Why health workers count for achieving universal health coverage

Photo credit: Alex Robinson/Center for Health Market Innovations

Debates and discussions about universal health coverage (UHC) tend to focus on the need for more equitable and efficient health financing systems. Whilst health financing reform is a crucial part of the equation, other health system building blocks, including human resources for health, also need to be considered.

Each country will have a different approach to achieving UHC, but every government will need to ensure they have a strong health workforce if they are to be successful in achieving and sustaining UHC. As part of the Health Workers Count coalition, I have co-authored a briefing outlining some of the reasons why any effort to achieve UHC must consider the role of health workers.

In many countries, UHC is limited, at least in part, by shortages of appropriate health workers, particularly in remote and rural areas. India has stated, for example, that its Vision 2022 for UHC is dependent on the provision of “an adequate, equitably distributed, appropriately skilled and motivated health workforce”.

Health workers are often poorly supported, trained and equipped, under-paid and unequally distributed. Without sufficient numbers of appropriate health workers at the primary care level, it will not be possible to increase coverage of essential services. Even if medicines are readily available and provided free at the point of use, without health workers they will not reach the people who need them. Furthermore, if health workers do not have adequate training and supportive supervision, the quality of the services they can provide will be low which could lead to communities losing faith in their health system.

In many developing countries, health workers are concentrated in the capital city or wealthier urban areas because of better working and living conditions, leaving the populations most in need underserved. To expand coverage of services to those who need them most, health workers must be incentivised and supported to work in less desirable areas.

The role of frontline health workers should be maximised since they are the first and often only point of contact with the health system for millions of people. Given the right training, support, incentives and supervision, frontline health workers without professional qualifications (such as community health workers) can help to expand coverage of key services to otherwise underserved populations. For example, through Brazil’s successful Family Health Programme, 30,000 teams of health workers – comprising physicians, nurses, dentists and community agents – have expanded coverage of primary healthcare to the vast majority of the population, including the poorest and previously excluded groups.

Reducing out-of-pocket payments – an important aspect of many equitable health financing reforms – can have negative consequences for health workers if not implemented alongside broader efforts to strengthen health systems. Removing financial barriers to access helps to increase demand, however health workers often rely on formal and informal direct payments to supplement low salaries and cover the costs of running the facility. In such situations, health workers face the double burden of reduced income and increased workload. In order to retain and motivate health workers, and discourage them from charging informal fees, strategies to achieve UHC must ensure that health workers are adequately compensated and facilities are sufficiently resourced. In Sierra Leone, for example, preparations for the Free Health Care Initiative involved a review of the health workforce and a substantial increase in salaries.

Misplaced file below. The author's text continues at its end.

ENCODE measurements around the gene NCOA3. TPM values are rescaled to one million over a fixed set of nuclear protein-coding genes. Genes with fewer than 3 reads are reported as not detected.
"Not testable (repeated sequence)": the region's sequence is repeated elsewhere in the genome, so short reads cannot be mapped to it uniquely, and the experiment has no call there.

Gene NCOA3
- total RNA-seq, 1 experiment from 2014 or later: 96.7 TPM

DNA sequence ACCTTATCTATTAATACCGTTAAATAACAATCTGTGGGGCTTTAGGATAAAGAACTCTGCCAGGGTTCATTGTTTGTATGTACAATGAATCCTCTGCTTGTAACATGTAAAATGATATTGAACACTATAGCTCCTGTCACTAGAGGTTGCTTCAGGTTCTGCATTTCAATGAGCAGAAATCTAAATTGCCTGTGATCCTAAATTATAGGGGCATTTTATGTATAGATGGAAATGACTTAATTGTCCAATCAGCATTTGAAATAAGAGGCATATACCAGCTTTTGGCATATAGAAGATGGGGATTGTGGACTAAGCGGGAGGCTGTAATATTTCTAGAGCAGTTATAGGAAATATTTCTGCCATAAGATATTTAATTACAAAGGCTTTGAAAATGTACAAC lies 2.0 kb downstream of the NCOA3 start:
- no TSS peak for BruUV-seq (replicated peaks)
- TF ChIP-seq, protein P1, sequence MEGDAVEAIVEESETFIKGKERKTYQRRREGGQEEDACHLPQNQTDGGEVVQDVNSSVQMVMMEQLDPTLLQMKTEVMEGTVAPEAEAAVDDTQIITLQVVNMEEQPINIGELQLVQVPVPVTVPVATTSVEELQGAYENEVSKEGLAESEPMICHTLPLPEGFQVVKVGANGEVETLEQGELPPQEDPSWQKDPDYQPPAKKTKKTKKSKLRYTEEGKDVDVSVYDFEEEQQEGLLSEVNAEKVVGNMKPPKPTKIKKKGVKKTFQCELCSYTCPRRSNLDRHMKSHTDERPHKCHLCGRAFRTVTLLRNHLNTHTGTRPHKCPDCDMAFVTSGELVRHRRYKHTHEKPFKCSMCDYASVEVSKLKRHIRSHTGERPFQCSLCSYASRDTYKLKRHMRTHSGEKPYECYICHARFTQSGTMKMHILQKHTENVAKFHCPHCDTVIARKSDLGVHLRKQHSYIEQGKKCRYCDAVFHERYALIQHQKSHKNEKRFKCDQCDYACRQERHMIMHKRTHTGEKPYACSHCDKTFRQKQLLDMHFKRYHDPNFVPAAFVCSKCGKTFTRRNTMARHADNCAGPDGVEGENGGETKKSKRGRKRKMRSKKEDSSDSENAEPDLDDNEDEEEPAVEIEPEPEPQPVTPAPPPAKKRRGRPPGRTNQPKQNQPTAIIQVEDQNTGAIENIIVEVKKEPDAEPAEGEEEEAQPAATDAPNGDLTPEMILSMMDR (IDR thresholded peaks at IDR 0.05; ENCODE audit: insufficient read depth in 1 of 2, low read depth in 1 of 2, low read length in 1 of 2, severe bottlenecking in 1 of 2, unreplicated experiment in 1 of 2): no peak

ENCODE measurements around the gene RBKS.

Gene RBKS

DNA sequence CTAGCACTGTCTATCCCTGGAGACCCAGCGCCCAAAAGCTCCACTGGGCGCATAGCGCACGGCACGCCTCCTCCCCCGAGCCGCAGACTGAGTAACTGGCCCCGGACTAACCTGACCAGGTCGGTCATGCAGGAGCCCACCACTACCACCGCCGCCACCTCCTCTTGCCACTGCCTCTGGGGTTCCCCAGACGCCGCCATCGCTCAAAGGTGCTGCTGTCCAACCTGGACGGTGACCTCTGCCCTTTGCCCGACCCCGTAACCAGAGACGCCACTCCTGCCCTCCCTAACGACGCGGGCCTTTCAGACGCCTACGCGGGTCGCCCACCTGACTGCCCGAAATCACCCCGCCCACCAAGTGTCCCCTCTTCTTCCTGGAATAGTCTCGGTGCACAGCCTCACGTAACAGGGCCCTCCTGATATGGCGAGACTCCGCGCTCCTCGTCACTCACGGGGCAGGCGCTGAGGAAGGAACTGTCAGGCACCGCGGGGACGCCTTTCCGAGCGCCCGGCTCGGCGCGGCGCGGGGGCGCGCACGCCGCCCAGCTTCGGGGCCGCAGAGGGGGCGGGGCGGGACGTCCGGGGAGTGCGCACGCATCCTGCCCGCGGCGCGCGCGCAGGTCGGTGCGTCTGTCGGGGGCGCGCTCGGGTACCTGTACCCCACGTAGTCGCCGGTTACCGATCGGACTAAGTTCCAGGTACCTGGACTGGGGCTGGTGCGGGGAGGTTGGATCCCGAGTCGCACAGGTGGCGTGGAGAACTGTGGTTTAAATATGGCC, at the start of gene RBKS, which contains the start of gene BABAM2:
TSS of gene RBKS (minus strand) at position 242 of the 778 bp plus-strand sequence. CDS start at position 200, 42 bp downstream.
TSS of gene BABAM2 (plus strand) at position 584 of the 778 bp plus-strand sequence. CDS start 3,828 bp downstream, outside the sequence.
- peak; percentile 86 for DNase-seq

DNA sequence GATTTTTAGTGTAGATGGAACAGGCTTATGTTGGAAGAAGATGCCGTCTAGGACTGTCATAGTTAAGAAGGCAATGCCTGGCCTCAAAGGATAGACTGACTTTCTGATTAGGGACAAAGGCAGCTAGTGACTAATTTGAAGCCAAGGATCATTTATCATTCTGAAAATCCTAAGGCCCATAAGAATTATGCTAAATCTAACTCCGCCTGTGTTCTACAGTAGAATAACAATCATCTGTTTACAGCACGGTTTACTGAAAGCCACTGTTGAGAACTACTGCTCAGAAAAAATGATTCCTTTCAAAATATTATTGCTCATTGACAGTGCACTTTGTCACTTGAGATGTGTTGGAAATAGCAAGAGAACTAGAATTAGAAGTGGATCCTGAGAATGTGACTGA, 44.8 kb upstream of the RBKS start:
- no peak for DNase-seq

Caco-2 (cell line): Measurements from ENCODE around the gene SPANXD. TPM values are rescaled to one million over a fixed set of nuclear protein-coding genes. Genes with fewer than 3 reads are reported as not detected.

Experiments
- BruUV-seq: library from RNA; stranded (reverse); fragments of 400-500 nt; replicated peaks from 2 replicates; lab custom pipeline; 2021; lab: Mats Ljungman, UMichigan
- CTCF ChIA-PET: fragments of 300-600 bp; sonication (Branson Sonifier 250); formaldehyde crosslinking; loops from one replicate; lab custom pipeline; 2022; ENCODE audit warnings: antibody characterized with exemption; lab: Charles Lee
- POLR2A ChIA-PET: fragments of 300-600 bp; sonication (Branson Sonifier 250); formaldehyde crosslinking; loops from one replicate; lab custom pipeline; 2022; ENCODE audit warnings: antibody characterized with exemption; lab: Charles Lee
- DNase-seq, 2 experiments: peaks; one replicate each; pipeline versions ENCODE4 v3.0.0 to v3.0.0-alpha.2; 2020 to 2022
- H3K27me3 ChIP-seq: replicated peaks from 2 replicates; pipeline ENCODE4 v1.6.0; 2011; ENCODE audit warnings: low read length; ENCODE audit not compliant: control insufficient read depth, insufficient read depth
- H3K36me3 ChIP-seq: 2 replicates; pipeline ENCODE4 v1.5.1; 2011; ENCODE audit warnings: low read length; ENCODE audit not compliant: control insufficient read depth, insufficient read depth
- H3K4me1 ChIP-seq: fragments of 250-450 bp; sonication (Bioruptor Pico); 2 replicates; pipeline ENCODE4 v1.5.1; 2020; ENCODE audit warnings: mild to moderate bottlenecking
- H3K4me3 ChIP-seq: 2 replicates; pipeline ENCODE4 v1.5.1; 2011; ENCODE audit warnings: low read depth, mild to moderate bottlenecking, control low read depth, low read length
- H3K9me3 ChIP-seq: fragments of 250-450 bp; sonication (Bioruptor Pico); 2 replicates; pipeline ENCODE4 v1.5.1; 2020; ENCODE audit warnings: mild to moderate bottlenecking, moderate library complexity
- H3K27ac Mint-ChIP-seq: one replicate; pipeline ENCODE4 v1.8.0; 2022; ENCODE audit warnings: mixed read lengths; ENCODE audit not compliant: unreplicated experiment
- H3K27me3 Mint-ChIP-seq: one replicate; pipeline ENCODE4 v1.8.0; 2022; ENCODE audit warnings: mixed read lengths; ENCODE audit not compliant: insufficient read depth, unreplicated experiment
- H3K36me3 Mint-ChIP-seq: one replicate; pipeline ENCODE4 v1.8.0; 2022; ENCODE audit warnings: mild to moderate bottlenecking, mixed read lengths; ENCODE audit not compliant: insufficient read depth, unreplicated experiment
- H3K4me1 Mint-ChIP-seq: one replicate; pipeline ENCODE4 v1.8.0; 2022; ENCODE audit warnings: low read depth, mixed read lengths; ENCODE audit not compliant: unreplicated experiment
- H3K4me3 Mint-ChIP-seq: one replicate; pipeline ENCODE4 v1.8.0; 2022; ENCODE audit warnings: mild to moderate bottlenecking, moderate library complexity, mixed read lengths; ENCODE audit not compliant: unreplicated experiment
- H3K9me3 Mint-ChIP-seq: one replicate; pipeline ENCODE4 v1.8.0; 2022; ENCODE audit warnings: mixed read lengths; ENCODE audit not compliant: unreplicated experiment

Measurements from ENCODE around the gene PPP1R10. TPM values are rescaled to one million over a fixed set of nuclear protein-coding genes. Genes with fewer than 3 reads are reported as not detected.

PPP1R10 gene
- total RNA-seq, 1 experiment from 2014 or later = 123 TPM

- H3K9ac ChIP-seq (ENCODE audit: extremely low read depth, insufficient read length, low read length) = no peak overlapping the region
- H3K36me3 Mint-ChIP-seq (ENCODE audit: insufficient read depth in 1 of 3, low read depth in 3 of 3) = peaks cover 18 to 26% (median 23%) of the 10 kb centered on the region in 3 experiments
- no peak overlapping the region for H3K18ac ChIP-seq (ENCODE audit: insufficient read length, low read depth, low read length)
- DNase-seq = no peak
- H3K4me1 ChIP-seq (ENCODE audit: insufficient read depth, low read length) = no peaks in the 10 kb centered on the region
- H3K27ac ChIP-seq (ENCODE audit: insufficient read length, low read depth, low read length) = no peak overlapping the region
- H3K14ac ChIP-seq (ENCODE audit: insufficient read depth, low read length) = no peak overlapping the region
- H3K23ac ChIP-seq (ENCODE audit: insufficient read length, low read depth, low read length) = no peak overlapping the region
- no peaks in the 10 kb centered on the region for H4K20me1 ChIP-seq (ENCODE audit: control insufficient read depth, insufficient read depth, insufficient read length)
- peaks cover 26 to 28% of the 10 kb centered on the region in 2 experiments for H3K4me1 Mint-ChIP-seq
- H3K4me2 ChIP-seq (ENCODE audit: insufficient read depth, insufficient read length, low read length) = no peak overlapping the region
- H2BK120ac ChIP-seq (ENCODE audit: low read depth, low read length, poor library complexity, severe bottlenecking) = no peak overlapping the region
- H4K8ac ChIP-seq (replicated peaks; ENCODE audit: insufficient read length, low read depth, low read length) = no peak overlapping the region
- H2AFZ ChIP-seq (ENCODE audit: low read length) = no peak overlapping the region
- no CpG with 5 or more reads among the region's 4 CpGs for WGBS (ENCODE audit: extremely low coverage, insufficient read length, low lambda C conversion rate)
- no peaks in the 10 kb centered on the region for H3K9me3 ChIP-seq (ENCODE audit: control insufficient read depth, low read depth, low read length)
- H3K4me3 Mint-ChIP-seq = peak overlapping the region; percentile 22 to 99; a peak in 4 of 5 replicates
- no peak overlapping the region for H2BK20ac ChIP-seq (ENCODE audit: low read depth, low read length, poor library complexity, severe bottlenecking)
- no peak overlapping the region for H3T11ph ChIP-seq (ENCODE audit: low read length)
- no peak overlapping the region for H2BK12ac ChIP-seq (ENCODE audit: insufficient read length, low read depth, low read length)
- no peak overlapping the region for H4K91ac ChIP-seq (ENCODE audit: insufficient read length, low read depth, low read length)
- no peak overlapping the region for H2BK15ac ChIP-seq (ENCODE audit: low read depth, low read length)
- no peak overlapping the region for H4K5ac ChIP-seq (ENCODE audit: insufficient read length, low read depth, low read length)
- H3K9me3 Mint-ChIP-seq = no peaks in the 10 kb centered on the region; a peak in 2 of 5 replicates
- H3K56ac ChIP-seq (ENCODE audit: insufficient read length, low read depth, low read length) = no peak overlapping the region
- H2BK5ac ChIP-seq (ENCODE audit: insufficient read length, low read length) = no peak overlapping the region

Making better use of existing health workers could also reduce inefficiencies, another barrier to achieving UHC. Health workforces typically account for around half of national health expenditure so there are huge potential gains to be made from reducing inefficiencies and maximising the impact of existing health workers.

As more countries move towards UHC it is important that they recognise health workers as a key part of the solution and take action to train, deploy, equip and support a strong health workforce. All countries should develop and implement a costed, national health workforce plan with a special focus on covering the poorest and most excluded segments of society. Governments should also raise sufficient resources for health, with adequate resources allocated to long-term health worker training, recruitment, support and retention; develop more equitable health financing systems and minimise inefficiencies.

At the international level, discussions about a potential UN General Assembly Special Session on UHC in 2013 and making UHC a central tenet of the post-2015 framework should remember the role of health workers and other aspects of health system strengthening. Donors and development partners should increase financial and technical support to developing countries wishing to strengthen their health workforces and move towards UHC.

You can download the full briefing from Health Workers Count here.

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